Flu: the H and the N

The organism that causes flu is the influenza virus. It belongs to the family Orthomyxoviridae and they are included in Group V of the Baltimore classification, consisting in negative sense, single-stranded RNA viruses. Within this family there are three genres that are responsible for the flu: Influenza A virus, Influenza B virus and Influenza C virus. Besides these, there are two other genera such as Isavirus (which infects fish) and Thogovirus (that infect humans using ticks as vector).

Figure 1. Negative stained transmission electron micrograph (TEM) of influenza virus recreated 1918 influenza virions. | Credit: Wikimedia Commons
Figure 1. Negative stained transmission electron micrograph (TEM) of influenza virus recreated 1918 influenza virions. | Credit: Wikimedia Commons

But let’s focus on those that interest us. They are the Influenza virus types A, B and C; as they are those which cause what is called seasonal flu.

Differentiation of influenza virus in these three types refers to differences in the antigenic characteristics of the nucleoprotein and matrix protein.

Influenza is transmitted from infected individuals through the air by coughs or sneezes, creating aerosols containing the virus, and from infected birds through their droppings. Moreover, influenza can also be transmitted by other kind of samples such as saliva, nasal secretions, faeces and blood.

All of three types of Influenza virus have a very similar structure. Viral particles have a diameter between 80-120 nanometres with a spherical shape, surrounded by a lipid bilayer. Its genome has the particularity of being fragmented: 7 (type C) or 8 segments (A and B types). Its structure is composed by several proteins: Ribonucleoproteins, RNA-Dependent RNA Polymerase, NS2 protein, matrix proteins and membrane glycoproteins: hemagglutinin (H) and neuraminidase (N).

Figure 2. Structure of the influenza virion. | Credit: Wikimedia Commons
Figure 2. Structure of the influenza virion. | Credit: Wikimedia Commons

The incidence of influenza C virus, which infects humans and pigs, is much less common and, therefore, the seasonal flu vaccine includes only virus types A and B.

The influenza B virus, which infects humans and seals, is less common, less aggressive and genetically less diverse than type A.

Given that the type A is the most important, from an anthropocentric point of view, it will be the type which we will focus on.

Influenza A virus has the ability to infect humans and birds as well as different kinds of mammals, such as equines, swine, mink, seals, whales, etc. Its natural reservoir is wild waterfowl and it is the most aggressive of the three genres.

As mentioned above, parts of the virion are the H and N glycoproteins. Such proteins will be critical in the pathogenesis and infectivity as well as in the generation of different subtypes (also known strains), being relevant factors in the generation of global pandemics.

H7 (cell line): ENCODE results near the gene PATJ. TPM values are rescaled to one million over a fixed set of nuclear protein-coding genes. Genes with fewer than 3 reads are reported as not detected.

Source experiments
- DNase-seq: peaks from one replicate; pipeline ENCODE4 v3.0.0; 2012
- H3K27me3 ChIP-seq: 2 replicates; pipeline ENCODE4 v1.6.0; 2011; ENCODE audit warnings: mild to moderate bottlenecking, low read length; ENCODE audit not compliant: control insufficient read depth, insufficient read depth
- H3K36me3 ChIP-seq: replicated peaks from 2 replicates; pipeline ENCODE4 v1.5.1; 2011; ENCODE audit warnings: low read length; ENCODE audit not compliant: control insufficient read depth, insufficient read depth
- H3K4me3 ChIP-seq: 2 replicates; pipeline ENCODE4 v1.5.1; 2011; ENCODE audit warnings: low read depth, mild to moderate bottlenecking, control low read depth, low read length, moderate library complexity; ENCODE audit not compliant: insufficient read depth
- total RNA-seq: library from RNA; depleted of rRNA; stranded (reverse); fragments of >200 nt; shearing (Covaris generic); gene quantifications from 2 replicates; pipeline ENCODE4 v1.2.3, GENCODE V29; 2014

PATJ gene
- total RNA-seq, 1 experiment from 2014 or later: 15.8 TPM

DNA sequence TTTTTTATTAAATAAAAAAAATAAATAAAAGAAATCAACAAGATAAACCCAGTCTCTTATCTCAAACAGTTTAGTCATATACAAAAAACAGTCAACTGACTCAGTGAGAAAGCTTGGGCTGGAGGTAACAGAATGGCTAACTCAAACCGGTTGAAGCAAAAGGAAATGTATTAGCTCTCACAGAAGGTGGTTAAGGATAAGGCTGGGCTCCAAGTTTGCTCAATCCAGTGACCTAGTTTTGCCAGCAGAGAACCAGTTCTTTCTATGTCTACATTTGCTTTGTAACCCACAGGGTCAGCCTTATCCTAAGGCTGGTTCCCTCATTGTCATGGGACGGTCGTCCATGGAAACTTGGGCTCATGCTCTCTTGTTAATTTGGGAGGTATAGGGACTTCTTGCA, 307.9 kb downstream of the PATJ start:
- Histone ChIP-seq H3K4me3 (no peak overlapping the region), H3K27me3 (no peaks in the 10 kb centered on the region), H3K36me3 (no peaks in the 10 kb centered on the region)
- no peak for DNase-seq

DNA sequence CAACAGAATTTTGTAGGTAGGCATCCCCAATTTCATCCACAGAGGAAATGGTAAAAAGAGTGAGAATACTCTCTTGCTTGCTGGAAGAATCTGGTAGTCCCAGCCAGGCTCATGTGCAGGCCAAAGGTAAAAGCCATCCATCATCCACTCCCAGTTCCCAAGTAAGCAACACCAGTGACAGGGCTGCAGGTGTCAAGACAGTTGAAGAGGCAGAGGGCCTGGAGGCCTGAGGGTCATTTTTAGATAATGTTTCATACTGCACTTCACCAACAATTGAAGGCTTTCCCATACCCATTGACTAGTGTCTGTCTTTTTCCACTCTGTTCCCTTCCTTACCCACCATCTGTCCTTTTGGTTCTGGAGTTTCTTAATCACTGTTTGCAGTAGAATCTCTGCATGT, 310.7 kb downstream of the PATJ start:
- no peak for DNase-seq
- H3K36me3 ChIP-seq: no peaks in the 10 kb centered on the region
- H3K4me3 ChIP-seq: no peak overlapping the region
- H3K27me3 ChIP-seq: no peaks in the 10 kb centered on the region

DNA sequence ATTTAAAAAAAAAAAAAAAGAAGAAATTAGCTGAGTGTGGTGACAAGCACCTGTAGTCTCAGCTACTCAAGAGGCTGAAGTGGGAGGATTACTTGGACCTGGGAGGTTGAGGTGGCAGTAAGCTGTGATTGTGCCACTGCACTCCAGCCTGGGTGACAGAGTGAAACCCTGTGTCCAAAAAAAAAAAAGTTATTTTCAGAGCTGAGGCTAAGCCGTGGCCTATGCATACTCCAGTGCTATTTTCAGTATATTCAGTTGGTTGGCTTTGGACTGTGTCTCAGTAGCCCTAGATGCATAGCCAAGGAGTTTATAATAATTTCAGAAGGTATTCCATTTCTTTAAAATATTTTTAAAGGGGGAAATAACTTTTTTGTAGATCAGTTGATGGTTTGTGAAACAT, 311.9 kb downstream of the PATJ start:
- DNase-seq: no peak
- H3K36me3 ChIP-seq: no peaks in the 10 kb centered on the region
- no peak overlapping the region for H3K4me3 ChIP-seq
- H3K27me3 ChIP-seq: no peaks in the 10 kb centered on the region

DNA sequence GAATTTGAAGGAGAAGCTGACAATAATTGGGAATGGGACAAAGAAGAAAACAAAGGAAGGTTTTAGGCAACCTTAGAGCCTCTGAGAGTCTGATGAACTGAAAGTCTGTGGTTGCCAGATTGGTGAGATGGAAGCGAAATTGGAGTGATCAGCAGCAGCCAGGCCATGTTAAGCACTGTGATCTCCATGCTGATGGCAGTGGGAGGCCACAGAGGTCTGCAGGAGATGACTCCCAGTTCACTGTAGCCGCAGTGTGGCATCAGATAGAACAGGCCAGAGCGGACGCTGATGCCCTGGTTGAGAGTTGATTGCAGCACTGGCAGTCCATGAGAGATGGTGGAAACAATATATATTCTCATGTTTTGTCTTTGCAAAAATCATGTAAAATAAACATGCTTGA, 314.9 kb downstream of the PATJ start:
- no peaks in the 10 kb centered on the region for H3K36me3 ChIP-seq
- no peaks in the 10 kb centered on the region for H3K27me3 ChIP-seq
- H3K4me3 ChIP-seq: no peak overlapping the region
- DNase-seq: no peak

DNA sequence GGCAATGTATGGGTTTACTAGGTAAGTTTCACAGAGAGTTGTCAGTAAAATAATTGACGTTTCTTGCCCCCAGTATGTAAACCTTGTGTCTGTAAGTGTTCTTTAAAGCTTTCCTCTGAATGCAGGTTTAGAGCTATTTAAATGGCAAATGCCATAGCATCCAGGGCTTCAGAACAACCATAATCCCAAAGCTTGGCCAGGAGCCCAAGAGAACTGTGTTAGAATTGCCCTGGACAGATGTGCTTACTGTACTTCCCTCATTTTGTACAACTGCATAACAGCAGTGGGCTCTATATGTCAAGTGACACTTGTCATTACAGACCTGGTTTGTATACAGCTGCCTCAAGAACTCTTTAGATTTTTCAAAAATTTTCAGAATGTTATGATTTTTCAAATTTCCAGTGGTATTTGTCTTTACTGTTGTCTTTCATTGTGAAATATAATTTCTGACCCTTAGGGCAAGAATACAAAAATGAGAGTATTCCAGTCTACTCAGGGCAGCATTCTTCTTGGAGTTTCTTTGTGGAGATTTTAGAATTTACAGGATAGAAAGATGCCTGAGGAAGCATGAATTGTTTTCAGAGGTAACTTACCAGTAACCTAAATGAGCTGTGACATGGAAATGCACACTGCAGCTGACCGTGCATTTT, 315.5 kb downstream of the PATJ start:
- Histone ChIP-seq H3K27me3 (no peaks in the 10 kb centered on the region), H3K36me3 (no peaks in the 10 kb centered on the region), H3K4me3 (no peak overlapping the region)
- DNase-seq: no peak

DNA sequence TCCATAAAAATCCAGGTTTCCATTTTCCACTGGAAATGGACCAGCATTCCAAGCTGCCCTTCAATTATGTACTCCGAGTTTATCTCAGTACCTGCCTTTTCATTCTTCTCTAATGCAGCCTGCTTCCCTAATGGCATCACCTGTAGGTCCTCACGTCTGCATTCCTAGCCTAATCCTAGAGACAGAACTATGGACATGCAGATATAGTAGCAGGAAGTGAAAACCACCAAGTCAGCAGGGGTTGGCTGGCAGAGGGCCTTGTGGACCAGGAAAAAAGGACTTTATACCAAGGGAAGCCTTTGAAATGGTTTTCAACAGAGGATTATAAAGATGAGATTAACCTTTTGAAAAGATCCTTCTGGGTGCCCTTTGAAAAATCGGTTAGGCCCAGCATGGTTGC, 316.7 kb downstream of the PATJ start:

Hemagglutinin protein is the protein involved in the first step of infection together with sialic acid (the latter responsible for membrane anchoring of epithelial cells). This protein is composed of three polypeptides which has located both signal sequences, glycosylation domain and a hydrophobic region, which is a fusogenic peptide responsible for the fusion of the viral membrane with the cell to allow entrance to the cell, in a process called binding.

Figure 3. Virus replication cycle. | Credit: Wikimedia Commons
Figure 3. Virus replication cycle. | Credit: Wikimedia Commons
(Figure 4. Structure of Influenza Hemagglutinin Protein. | Courtesy of Sino Biological Inc.
(Figure 4. Structure of Influenza Hemagglutinin Protein. | Courtesy of Sino Biological Inc.

Neuraminidase protein is a tetramer composed by small polypeptides with a membrane anchor region and a functional globular region. Exposed areas have a recognition function with the molecules of the host. These external areas also serve as antigenic determinants.

Figure 5. Crystal structure of the neuraminidase tetramer of the 1918 influenza virus. The tetramer is shown in green, with 1 of the 4 subunits colored from blue to red along the chain from the N terminus to the C terminus. | Courtesy of The Skaggs Institute of Chemical Biology

Importantly, this virus has the ability to recombine and exchange genome fragments with other influenza virus whose major guests are not humans. This gives to the flu virus a capacity to produce interspecies transmission and to evade the host immune response, producing enormous public health problems.

The influenza virus is classified into subtypes depending on the structure of the H and N.